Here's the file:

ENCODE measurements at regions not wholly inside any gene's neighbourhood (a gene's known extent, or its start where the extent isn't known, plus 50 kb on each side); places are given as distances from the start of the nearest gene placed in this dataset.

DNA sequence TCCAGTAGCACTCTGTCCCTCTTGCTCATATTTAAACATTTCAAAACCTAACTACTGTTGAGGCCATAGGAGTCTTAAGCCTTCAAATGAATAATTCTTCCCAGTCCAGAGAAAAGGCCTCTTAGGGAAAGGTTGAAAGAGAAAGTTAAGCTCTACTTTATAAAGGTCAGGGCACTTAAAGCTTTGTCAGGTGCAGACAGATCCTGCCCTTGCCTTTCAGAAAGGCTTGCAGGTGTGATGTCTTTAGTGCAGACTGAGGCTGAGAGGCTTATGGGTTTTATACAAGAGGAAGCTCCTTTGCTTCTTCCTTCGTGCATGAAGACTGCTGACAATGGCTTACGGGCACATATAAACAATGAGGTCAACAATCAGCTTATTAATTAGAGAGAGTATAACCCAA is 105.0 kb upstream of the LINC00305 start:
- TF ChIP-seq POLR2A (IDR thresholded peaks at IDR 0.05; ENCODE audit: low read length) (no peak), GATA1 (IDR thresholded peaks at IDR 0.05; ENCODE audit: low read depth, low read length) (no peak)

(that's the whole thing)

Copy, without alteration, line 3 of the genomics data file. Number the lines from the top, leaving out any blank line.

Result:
- TF ChIP-seq POLR2A (IDR thresholded peaks at IDR 0.05; ENCODE audit: low read length) (no peak), GATA1 (IDR thresholded peaks at IDR 0.05; ENCODE audit: low read depth, low read length) (no peak)